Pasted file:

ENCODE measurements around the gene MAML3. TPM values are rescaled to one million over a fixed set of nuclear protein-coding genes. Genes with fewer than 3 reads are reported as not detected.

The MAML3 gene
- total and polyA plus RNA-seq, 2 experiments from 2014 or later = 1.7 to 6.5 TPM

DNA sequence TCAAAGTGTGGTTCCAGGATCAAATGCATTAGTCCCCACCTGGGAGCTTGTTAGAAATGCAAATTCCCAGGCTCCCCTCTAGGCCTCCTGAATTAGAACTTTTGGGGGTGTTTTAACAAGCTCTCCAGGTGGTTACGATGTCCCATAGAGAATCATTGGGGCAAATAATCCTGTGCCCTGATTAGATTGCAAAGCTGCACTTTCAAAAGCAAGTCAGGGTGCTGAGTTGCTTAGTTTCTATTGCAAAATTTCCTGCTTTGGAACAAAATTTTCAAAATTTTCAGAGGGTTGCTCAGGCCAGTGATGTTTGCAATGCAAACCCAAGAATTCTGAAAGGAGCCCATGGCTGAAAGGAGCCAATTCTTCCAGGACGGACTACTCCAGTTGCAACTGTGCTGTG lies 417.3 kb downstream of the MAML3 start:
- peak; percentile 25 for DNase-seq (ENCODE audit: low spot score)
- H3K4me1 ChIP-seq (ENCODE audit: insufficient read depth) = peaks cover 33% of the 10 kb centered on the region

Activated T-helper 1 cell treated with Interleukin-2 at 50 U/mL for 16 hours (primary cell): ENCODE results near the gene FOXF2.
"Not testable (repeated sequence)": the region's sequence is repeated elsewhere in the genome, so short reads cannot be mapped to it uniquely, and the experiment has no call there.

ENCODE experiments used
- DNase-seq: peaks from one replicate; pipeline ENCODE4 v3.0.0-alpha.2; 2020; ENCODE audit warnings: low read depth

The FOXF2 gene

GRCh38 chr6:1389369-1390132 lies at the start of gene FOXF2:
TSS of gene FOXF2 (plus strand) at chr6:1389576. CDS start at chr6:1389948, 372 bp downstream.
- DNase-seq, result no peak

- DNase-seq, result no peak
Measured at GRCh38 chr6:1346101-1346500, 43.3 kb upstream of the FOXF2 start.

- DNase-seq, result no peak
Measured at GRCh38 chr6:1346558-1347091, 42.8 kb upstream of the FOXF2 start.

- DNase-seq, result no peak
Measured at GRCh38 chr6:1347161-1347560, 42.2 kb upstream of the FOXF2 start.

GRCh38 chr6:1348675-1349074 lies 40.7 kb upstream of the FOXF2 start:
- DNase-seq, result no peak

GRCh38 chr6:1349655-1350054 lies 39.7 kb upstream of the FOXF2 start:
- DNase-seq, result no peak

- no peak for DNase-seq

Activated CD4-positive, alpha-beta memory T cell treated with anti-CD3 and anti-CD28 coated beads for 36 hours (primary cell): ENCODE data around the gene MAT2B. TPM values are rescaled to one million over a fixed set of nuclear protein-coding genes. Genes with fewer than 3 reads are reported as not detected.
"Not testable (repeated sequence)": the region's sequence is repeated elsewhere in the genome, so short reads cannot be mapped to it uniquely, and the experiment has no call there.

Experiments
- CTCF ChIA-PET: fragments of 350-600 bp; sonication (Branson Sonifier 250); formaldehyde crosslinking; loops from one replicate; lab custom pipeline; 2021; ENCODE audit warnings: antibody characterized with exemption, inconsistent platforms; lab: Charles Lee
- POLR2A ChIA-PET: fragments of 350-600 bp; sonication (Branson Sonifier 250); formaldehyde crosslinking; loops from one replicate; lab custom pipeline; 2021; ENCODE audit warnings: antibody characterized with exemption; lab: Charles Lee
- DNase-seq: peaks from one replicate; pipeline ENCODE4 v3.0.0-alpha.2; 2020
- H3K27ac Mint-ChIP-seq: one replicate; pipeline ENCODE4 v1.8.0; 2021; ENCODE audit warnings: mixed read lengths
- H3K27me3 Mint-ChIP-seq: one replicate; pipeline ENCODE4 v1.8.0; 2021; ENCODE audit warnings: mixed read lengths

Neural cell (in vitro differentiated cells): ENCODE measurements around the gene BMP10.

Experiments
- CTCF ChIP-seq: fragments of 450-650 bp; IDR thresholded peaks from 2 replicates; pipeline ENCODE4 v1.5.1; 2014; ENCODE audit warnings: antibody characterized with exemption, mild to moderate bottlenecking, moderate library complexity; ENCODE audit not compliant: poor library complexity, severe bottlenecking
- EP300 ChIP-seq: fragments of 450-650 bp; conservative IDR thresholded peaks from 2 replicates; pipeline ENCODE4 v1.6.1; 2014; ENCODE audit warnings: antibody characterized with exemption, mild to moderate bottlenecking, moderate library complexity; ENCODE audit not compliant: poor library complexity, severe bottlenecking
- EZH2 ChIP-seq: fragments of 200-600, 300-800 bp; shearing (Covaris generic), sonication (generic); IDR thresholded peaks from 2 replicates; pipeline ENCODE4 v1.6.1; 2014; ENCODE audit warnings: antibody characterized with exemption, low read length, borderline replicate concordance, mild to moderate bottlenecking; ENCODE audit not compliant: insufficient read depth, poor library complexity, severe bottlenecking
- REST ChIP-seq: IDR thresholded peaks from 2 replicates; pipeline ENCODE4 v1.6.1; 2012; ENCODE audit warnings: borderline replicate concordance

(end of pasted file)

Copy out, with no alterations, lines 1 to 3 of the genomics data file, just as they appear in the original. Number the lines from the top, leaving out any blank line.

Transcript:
ENCODE measurements around the gene MAML3. TPM values are rescaled to one million over a fixed set of nuclear protein-coding genes. Genes with fewer than 3 reads are reported as not detected.

The MAML3 gene
- total and polyA plus RNA-seq, 2 experiments from 2014 or later = 1.7 to 6.5 TPM